Hollywood is truly one of the greatest powers (if not the greatest) in world cinema and its blockbusters to have a wide reach, global appeal, but it is not the beginning and end of all film creation. Despite often having smaller budgets and lesser-known stars, British films can reach the same heights of storytelling as their American counterparts can, but they don’t usually get the same recognition. Here we look at 10 of the best British films ever made.
- The Life of Brian (1979)
The British comedy company known as Monty Python praised both sides of the thr pond but when they released their film The Life of Brian, which caused consternation both at home and abroad. A film after a man who mistakes the Messiah, who tries to escape his new fame while also avoiding the persecution of the Romans. It’s silly, openly ridiculous religious groups, but many still felt that this was an insult to Christianity. Banned in many American states and Counties, the film later, when being praised as a comedy classic for its attitude of religious norms as well as the tropes of storytelling. Full of absurd comedy, the most citable one-line and a number still musical, it has to be seen.
- Brazil (1985)
by Terry Gilliam of Monty Python and starring his comedy partner Michael Palin, this film has a dystopian vision of the narrative and asks, what if all of these totalitarian states were a bureaucratic nightmare? A blow to the British bureaucracy and a love tribute to novels and films like 1984, this film is terrifying and delicious to the same extent as one man becomes an enemy of the state only because there was an error in a machine that processes a form Aryan that presented.
- Withnail & i (1987)
Unemployed and lacking money to pay rent, two actors tire of London and flee to the British camp to try to regain some vitality, but they have to endure the true nature of people and not to the peasant friends who have read about books. Becoming a drinking journey of colossal calamity and failure, this is an icon of British comedy, as well as a hard and honest look at British drinkculture. However, it does capture the hills and moor in a spectacular and fun way.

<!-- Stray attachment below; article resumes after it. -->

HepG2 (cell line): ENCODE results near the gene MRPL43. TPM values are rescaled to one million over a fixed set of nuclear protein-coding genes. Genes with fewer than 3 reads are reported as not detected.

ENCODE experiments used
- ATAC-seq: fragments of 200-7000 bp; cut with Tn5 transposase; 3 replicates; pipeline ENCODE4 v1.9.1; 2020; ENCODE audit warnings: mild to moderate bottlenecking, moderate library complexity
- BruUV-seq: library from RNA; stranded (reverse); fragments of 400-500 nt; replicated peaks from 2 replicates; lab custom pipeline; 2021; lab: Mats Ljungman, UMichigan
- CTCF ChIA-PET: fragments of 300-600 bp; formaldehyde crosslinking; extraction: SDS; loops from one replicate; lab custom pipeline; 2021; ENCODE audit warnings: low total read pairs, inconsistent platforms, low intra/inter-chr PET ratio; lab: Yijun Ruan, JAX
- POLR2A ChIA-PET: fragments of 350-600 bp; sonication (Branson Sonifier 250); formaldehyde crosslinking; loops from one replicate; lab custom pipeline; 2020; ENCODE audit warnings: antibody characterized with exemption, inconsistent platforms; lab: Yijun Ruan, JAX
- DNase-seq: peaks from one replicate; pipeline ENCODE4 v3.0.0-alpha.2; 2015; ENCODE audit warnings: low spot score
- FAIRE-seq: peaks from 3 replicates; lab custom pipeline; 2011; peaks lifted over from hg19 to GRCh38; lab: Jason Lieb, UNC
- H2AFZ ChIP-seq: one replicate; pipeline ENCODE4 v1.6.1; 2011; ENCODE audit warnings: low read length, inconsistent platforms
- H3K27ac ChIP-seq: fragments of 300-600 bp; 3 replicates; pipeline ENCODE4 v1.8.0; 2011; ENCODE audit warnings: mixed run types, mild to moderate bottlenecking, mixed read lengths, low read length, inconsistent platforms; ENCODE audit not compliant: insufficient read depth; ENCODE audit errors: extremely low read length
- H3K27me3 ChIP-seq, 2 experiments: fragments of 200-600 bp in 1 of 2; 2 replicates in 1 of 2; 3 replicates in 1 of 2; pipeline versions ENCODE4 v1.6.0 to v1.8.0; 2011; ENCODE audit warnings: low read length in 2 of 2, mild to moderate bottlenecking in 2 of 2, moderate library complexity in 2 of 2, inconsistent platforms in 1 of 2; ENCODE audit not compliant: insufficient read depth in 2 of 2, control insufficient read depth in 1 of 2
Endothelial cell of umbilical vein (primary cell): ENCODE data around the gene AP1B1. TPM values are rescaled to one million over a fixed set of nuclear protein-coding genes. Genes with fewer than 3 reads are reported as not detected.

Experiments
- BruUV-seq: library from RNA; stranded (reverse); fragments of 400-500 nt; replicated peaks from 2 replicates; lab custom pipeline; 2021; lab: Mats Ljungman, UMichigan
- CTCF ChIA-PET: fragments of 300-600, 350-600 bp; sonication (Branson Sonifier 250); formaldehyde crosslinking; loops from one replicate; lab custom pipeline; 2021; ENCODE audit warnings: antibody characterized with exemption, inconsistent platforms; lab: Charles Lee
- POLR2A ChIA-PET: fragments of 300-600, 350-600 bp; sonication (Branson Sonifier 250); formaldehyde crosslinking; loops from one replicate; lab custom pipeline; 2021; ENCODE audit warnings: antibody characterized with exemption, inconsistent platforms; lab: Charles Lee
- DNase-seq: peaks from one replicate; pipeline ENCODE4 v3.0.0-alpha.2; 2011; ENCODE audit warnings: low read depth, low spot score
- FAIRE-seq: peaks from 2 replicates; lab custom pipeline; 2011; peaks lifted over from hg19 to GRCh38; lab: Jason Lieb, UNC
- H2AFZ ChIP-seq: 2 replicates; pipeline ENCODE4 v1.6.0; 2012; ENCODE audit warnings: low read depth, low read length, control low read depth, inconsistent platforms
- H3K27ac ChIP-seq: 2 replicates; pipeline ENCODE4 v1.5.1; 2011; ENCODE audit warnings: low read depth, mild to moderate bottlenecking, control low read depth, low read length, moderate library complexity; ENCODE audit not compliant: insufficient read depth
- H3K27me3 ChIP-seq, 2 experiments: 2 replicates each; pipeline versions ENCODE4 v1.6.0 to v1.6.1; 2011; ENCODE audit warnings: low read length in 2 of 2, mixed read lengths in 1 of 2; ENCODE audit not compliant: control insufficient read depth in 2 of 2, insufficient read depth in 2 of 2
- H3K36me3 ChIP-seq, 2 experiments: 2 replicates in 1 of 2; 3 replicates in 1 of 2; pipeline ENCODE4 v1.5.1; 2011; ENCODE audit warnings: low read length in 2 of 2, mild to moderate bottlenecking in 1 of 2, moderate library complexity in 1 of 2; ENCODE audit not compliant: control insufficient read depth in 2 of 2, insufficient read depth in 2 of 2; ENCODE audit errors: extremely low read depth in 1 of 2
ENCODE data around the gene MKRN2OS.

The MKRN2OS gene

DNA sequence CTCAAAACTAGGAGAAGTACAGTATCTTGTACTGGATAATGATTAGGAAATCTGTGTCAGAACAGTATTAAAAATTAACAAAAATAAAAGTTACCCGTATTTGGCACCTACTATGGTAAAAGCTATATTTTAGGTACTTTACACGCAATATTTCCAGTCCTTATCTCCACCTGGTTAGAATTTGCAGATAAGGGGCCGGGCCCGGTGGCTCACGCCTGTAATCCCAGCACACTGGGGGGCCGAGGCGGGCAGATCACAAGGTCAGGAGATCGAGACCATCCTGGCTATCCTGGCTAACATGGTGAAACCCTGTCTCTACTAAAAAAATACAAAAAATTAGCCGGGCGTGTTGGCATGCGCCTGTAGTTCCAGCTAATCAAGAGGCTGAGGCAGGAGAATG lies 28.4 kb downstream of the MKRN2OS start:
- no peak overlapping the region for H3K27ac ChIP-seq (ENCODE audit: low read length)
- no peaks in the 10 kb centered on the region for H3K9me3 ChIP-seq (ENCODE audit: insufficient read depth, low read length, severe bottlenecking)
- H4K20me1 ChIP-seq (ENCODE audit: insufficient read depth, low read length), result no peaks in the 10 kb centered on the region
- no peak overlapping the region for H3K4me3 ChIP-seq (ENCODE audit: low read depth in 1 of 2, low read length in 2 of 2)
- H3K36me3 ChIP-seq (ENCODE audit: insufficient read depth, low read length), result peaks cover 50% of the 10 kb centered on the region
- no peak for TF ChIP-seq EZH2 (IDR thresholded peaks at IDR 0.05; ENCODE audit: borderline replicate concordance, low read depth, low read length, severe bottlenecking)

- Trainspotting (1996)
A story that follows a group of Scottish drug addicts in the 90s, who are in living and pulsating flesh and force the nature of friendship, masculinity and addiction. Uncompromisingly in the pieces with a sharp and delicious wit, Ewan McGregor was announced to the world along with director Danny Boyle. A swequel is currently in the works.
- The Full Monty (1997)
A British comedy after a group of unemployed miners in a former industrial city looking for work.
Returning to desperation they form an unlikely exotic dance group as a money-making scheme and the film went on to become a global success story by getting four Oscar nominations and BAFTA winner for best picture. Starring a young Robert Carlyle was this, along with Trainpotting, which made it the name of the house it is today.
- Shaun of the Dead (2004)
Fresh from his cult sit-com in the UK, actor and writer Simon Pegg launched his film career with what he called the first Zom-rom-com taking a wry look at a zombie apocalypse. While gently tapping the zombie horror genre in a loving way that pays homage to many of the greats, but also points directly to pop culture, as well as an excellent British drinking culture as well. Playing, nostalgic and hilarious.